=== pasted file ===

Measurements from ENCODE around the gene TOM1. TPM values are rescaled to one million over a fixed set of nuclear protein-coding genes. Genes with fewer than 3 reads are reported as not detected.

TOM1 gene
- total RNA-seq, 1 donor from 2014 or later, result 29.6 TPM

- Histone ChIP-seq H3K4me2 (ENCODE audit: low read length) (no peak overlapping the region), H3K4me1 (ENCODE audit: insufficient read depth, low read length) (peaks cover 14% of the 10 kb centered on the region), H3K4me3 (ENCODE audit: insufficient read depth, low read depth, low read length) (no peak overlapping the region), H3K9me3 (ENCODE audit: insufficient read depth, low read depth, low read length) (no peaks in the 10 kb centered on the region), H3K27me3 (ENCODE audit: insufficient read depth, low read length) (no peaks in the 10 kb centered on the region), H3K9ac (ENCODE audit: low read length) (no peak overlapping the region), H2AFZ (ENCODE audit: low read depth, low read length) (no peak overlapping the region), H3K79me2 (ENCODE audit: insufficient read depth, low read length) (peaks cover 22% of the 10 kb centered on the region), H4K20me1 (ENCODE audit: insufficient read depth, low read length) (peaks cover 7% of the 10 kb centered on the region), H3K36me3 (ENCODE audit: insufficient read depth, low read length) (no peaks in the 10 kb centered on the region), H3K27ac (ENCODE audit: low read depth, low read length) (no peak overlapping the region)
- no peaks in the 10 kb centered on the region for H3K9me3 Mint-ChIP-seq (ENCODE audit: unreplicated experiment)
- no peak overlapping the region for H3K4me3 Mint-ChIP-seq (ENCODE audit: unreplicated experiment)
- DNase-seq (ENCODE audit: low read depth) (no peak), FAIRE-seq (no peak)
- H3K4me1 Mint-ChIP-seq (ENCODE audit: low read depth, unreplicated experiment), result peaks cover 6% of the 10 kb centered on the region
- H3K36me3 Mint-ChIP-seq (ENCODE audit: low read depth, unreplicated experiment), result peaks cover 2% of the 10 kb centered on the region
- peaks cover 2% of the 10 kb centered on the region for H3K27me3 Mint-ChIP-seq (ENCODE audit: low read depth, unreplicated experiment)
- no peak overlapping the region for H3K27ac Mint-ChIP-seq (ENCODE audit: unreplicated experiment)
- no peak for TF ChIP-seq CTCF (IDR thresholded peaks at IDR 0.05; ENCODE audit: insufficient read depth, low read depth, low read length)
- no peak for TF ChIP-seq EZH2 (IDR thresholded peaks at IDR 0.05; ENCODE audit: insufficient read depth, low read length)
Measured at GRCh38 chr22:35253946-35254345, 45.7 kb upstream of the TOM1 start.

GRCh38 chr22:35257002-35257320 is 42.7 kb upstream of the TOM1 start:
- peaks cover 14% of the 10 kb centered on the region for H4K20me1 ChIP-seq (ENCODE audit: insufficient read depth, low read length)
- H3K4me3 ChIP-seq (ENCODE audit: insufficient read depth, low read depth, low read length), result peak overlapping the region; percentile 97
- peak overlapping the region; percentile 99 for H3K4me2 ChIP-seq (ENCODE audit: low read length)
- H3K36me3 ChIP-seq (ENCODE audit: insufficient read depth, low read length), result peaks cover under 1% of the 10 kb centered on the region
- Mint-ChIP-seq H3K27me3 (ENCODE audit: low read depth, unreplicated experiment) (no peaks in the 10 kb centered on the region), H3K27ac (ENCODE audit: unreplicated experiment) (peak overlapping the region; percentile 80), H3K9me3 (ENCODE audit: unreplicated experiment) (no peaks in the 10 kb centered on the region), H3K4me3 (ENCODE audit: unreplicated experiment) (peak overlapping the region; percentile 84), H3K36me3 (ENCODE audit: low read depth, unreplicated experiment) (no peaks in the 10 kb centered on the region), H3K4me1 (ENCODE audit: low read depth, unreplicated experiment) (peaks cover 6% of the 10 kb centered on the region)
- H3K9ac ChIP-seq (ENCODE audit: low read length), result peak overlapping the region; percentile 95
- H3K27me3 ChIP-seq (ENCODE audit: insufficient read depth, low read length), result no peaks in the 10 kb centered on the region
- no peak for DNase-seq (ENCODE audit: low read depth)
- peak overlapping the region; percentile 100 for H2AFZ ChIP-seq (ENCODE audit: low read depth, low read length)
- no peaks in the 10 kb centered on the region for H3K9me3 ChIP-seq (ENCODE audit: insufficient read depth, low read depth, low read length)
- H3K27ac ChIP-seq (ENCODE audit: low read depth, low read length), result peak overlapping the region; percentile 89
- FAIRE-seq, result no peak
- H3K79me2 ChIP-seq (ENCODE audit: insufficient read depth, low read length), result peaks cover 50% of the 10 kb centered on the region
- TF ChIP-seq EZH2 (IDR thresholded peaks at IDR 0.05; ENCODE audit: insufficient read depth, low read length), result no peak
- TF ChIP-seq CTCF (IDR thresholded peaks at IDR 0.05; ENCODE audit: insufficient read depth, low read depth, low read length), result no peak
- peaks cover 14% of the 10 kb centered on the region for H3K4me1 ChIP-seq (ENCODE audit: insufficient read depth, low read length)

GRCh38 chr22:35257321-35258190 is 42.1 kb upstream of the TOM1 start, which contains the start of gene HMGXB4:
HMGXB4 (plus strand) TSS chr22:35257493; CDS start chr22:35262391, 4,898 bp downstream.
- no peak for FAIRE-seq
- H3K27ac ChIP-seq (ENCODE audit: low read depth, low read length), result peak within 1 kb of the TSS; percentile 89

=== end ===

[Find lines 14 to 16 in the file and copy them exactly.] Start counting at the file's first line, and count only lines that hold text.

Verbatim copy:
Measured at GRCh38 chr22:35253946-35254345, 45.7 kb upstream of the TOM1 start.

GRCh38 chr22:35257002-35257320 is 42.7 kb upstream of the TOM1 start:
- peaks cover 14% of the 10 kb centered on the region for H4K20me1 ChIP-seq (ENCODE audit: insufficient read depth, low read length)